A systematic literature search was conducted in the databases PubMed, Embase, CINAHL, LILACS, CENTRAL, Clinicaltrials.gov, and ISI WOS from inception to November 1, 2014, using the following search terms: (epidural[All Fields] AND (“labour”[All Fields] OR “labor, obstetric”[MeSH Terms] OR (“labor”[All Fields] AND “obstetric”[All Fields]) OR “obstetric labor”[All Fields])) AND ((background[All Fields] AND infusion[All Fields]) OR (basal[All Fields] AND infusion[All Fields]) OR (continuous[All Fields] AND infusion[All Fields])) AND (patient-controlled epidural OR patient controlled epidural OR patient-controlled peridural OR patient controlled peridural OR self-administered epidural OR self administered epidural OR self-administered peridural OR self administered peridural). No filter regarding language or type of publication was applied. The reference lists of retrieved studies were also screened to identify additional articles. Two authors (MH, SK) performed the searches independently; a third party (SS) would have been involved if disagreements could not be resolved by discussion. Double-blind, randomized controlled trials (RCTs) comparing PCEA combined with a continuous (basal) infusion with PCEA-only were eligible for inclusion in our systematic review.

Based on guidance developed by the Cochrane Collaboration,7 methodological study quality was scored in duplicate (MH, JB) as adequate, unclear, or inadequate, as determined by the risk of bias in the following domains: selection bias (random sequence generation, allocation concealment), performance bias (blinding of participant and personnel), and detection bias (blinding of assessor). To be included, a trial had to meet the following criteria:

  1. adequate method of randomization (scored as “yes”; Table 1),
  2. blinding of patient and outcome assessor (these 2 domains had to be scored “yes”), and
  3. at least 6 of the 12 domains that we assessed had to be scored as “yes.”
Table 1

Table 1

Our systematic review adhered to the Preferred Reporting Items for Systematic Reviews and Meta-Analyses Statement.8

Our primary outcome was the incidence of instrumental vaginal delivery. Secondary outcomes included obstetric outcomes (incidences of spontaneous vaginal and cesarean deliveries, duration of labor), analgesic outcomes (consumption of ropivacaine equivalents, physician-delivered boluses, PCEA-delivered boluses, motor weakness), maternal outcomes (visual analog scale [VAS] scores for pain, maternal satisfaction, nausea, pruritus, hypotension), and neonatal outcomes (Apgar score, umbilical artery pH).

When reported, means and SDs were extracted; if only the SEM was reported, we calculated the SD by multiplying the SEM with the square root of the number of patients in the group. Mean and SD were derived from median and range (minimum–maximum) by the formula reported by Hozo and colleagues.9 Standard error was calculated from a 95% confidence interval by dividing the difference of the upper minus the lower limit by 3.92, according to the Cochrane Handbook for Systematic Reviews of Interventions, chapter 7.7.7.2.10

We calculated ropivacaine equivalents (mg); ropivacaine and levobupivacaine were assumed to have a relative potency of 60% compared with bupivacaine.11,12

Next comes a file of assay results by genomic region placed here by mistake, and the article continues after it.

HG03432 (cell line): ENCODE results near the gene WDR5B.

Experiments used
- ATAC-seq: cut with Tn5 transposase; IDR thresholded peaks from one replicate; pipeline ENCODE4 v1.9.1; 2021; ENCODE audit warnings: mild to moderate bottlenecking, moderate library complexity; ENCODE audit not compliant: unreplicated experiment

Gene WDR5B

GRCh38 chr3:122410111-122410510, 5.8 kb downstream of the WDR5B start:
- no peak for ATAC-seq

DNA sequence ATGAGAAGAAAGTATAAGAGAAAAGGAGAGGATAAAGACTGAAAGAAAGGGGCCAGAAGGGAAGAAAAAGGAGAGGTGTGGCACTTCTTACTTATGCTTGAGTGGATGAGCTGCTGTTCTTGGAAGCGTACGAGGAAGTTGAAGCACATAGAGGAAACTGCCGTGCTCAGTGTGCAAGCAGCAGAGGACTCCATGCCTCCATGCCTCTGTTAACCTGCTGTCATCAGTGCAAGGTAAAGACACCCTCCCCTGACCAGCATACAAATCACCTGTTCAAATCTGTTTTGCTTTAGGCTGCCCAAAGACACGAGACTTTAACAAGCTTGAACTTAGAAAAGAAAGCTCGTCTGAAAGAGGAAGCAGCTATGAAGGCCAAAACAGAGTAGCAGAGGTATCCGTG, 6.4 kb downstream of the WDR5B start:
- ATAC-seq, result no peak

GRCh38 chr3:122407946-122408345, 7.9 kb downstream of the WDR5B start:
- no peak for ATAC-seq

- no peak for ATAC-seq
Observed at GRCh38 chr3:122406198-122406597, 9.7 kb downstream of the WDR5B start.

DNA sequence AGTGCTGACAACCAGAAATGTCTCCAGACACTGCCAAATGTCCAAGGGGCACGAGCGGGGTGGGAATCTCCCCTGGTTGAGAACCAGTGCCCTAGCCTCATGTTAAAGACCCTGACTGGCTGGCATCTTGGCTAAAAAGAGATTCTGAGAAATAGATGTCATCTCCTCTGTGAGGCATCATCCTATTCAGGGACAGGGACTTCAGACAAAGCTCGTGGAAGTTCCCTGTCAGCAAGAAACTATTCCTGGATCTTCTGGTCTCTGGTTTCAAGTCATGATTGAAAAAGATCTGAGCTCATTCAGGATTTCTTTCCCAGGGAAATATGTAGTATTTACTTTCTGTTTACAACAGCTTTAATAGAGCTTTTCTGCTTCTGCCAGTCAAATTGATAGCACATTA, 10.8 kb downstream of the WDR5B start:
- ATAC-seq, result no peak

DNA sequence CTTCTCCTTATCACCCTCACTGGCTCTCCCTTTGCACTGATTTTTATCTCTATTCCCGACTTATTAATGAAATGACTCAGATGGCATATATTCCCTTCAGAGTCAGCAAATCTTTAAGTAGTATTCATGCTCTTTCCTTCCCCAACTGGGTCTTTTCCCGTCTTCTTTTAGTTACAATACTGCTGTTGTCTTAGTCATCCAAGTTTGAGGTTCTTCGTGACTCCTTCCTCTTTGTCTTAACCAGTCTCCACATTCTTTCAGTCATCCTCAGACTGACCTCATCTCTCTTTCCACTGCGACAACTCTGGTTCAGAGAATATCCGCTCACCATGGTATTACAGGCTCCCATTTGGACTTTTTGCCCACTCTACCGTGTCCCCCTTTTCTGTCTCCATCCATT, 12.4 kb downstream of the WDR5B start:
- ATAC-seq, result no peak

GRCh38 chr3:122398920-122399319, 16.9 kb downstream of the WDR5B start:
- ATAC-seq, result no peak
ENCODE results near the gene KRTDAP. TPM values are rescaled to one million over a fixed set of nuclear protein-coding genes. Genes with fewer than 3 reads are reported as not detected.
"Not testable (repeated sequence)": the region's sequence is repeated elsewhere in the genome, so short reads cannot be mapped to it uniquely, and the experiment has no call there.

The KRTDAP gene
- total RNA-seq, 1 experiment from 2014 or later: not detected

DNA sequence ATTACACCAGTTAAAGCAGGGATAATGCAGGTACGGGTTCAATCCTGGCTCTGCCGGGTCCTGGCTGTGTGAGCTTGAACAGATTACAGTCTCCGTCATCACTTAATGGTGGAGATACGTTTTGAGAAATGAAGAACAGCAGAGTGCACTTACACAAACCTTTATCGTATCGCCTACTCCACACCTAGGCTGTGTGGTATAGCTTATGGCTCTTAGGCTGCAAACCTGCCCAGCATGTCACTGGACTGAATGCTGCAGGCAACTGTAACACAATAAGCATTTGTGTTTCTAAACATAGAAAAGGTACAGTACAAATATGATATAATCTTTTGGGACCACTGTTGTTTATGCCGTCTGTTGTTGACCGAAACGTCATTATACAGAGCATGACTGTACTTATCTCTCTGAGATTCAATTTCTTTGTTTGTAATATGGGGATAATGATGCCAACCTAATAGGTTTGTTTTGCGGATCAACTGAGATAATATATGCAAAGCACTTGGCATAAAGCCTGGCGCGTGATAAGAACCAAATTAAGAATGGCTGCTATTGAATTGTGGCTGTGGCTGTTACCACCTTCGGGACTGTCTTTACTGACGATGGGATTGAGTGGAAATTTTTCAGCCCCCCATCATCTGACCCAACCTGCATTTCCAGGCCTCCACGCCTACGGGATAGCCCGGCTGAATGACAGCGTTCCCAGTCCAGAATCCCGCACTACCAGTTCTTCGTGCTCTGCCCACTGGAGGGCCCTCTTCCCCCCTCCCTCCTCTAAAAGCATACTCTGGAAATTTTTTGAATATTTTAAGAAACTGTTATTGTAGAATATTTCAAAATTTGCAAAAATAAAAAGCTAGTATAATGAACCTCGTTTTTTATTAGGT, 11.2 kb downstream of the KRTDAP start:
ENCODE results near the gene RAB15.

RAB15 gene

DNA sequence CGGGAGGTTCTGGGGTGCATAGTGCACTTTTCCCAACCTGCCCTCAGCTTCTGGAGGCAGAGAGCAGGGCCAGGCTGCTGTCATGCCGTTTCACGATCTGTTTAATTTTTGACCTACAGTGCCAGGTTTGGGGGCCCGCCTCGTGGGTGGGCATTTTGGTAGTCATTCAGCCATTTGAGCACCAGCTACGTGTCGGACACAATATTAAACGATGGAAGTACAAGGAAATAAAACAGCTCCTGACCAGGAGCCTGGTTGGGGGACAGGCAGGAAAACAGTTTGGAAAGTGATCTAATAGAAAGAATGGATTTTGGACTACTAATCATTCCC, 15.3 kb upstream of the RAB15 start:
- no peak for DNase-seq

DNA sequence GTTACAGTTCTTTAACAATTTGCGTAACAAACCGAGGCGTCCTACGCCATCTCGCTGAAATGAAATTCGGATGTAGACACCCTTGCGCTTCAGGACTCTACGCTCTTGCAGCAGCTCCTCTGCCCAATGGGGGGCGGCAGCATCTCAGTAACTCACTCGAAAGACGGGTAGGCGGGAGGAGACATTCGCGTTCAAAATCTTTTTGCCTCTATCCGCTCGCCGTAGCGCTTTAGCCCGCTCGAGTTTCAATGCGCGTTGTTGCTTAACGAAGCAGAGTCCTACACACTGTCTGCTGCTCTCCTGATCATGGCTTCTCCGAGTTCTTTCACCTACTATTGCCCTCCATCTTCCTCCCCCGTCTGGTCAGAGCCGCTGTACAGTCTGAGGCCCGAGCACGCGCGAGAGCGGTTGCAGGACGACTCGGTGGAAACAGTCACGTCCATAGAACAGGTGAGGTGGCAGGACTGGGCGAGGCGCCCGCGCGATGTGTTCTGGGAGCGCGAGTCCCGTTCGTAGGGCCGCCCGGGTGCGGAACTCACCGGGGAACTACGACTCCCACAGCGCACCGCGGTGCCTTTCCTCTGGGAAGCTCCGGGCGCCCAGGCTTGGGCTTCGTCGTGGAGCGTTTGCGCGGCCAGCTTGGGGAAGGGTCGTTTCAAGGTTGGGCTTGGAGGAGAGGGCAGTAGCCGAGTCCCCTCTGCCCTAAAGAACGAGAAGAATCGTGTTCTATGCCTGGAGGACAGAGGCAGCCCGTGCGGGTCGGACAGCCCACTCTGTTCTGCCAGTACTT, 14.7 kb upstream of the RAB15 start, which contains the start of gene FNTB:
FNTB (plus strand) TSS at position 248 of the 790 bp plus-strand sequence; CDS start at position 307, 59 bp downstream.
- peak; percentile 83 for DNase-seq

If 2 or more PCEA-only groups were studied in a report, we combined these data. This was done by simple addition for dichotomous variables; for continuous variables, we applied the formulae from the Cochrane Handbook.10

Review Manager (RevMan, version 5.1, The Nordic Cochrane Centre, The Cochrane Collaboration, Copenhagen, 2008) was used for meta-analysis. Use of a random-effects model was planned a priori because of clinical and methodological heterogeneity among studies. Pooled RR and 95% confidence intervals were calculated for dichotomous variables, and weighted mean differences (WMDs) for pooled continuous data. P values <0.05 indicated statistical significance. The I2 statistic is reported as a measure of heterogeneity with I2 values >50% indicating significant heterogeneity. Funnel plots were performed to assess publication bias.

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RESULTS

Our literature search identified 337 studies (Fig. 1); the full text of 16 articles was assessed in detail. Three studies13–15 did not compare PCEA + CI with PCEA-only; thus, 13 studies were scored for methodological quality. The methodology quality scores are described in Table 1. Six studies2,16–20 were excluded for methodological reasons. Seven studies21–27 were considered eligible for inclusion; these reported on 891 subjects. There was no disagreement between the 2 investigators who screened the studies. Details of these trials, including a description of the epidural technique and inclusion and exclusion criteria, are shown in Table 2.

Table 2

Table 2

Figure 1

Figure 1

The rate of instrumental vaginal deliveries was higher in patients in the PCEA + CI group compared with the PCEA-only group (RR = 1.66, 95% confidence interval 1.08–2.56, P = 0.02; I2 = 0%, P = 0.96) (Fig. 2A). The RR for cesarean delivery was 0.83 (95% confidence interval 0.61–1.13, P = 0.23; I2 = 0%) (Fig. 2B). We did not find an association between the epidural maintenance regimen and the rate of spontaneous vaginal deliveries (Fig. 2C).